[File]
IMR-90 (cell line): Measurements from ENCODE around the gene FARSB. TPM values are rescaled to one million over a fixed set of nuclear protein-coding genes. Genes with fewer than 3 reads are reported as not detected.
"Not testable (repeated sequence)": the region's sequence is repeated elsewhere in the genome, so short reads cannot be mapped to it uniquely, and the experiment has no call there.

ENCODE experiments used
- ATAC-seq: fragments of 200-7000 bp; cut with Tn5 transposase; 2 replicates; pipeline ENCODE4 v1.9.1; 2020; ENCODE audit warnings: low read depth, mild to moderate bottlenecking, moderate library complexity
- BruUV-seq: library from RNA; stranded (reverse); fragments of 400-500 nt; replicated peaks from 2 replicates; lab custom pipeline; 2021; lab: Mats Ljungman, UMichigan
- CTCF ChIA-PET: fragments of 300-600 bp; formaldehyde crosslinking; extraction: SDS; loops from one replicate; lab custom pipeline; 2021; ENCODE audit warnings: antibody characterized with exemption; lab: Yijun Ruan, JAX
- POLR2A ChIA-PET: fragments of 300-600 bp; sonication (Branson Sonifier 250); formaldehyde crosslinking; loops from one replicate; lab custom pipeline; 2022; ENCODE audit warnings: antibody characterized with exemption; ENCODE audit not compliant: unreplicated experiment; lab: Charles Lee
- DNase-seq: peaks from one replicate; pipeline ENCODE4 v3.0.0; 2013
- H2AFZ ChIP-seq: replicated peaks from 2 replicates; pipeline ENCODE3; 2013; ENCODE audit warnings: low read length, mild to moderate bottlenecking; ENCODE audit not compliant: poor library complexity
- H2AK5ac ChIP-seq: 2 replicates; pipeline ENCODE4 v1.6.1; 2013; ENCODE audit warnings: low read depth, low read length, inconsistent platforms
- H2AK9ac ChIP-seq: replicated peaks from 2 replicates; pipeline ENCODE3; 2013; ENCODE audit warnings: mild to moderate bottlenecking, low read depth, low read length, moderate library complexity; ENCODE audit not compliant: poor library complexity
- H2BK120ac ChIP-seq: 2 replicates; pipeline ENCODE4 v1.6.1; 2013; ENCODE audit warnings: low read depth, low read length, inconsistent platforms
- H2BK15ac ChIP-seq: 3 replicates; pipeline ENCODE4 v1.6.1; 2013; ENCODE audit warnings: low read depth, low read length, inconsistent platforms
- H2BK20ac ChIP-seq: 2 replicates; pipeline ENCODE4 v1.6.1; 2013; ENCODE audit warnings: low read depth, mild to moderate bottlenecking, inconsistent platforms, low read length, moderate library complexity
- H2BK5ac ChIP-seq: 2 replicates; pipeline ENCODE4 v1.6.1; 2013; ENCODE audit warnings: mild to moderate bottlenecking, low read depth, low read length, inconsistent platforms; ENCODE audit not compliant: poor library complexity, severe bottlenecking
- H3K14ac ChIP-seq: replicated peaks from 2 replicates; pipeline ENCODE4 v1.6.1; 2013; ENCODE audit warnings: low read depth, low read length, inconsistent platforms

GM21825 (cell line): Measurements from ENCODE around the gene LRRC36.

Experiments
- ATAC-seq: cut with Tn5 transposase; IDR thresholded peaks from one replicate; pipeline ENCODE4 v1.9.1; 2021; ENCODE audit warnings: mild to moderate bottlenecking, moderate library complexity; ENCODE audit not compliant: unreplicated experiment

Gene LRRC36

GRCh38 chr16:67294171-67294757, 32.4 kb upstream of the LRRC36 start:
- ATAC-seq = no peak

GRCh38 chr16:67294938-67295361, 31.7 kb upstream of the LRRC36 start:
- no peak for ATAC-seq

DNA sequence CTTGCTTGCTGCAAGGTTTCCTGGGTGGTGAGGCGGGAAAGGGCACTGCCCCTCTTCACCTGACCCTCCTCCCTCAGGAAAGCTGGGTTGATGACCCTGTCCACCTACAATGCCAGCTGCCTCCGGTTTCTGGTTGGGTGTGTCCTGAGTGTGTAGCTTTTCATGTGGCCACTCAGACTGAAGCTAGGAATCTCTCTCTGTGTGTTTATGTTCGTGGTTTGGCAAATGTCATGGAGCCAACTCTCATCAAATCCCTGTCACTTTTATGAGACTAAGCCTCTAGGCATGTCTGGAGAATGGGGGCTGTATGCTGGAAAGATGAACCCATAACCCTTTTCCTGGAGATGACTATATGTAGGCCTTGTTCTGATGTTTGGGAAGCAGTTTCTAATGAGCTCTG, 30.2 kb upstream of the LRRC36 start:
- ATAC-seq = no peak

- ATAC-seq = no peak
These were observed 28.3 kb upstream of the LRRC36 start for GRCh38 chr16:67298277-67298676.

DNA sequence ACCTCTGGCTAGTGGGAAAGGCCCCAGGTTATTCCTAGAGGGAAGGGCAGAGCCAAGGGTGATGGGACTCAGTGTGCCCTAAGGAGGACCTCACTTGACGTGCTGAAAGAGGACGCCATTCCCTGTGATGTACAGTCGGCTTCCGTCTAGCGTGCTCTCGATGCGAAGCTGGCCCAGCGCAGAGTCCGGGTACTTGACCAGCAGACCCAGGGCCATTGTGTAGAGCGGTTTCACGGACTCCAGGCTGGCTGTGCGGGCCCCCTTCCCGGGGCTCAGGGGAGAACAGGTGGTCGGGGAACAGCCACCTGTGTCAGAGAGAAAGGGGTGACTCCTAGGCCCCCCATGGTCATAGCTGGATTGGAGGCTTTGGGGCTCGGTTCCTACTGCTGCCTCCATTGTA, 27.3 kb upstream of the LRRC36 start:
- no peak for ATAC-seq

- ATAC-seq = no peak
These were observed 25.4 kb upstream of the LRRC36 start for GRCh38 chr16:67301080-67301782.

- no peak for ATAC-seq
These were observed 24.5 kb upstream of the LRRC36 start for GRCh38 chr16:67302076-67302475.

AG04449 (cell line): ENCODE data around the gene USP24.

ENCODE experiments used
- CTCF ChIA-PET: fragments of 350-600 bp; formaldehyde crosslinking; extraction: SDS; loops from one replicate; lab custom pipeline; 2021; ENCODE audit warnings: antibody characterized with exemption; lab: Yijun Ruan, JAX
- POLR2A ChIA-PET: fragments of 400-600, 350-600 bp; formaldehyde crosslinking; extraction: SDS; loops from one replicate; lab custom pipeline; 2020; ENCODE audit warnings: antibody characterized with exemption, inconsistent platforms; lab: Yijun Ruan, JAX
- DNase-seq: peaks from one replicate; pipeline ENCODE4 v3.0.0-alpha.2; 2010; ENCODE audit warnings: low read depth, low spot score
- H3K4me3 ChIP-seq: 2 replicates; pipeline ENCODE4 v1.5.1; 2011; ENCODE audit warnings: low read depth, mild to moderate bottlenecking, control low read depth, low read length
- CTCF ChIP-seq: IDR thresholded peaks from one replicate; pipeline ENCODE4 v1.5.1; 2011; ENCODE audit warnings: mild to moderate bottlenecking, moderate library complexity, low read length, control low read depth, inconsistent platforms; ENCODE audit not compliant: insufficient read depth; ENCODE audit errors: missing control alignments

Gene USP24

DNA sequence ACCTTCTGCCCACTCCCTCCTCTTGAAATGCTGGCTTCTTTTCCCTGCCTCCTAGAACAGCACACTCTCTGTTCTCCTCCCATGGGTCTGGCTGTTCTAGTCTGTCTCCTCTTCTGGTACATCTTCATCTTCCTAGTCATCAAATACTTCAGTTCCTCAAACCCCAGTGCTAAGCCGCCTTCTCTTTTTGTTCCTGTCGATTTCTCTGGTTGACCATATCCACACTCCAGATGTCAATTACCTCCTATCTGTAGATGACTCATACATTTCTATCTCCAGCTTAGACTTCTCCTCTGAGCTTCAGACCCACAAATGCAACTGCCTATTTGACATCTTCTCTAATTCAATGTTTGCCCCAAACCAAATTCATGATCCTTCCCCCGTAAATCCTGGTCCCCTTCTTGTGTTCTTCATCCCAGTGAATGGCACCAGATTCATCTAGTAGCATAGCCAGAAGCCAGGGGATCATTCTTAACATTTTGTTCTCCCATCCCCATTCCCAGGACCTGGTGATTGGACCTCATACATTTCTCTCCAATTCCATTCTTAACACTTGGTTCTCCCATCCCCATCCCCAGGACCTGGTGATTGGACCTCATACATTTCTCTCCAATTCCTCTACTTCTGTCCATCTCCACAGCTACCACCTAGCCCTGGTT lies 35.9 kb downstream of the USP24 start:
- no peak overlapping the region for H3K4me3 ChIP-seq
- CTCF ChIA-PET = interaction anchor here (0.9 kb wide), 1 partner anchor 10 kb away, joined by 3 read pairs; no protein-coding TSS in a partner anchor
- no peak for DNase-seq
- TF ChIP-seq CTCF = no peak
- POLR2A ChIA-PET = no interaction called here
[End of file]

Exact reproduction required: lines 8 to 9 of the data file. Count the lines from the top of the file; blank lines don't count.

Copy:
- DNase-seq: peaks from one replicate; pipeline ENCODE4 v3.0.0; 2013
- H2AFZ ChIP-seq: replicated peaks from 2 replicates; pipeline ENCODE3; 2013; ENCODE audit warnings: low read length, mild to moderate bottlenecking; ENCODE audit not compliant: poor library complexity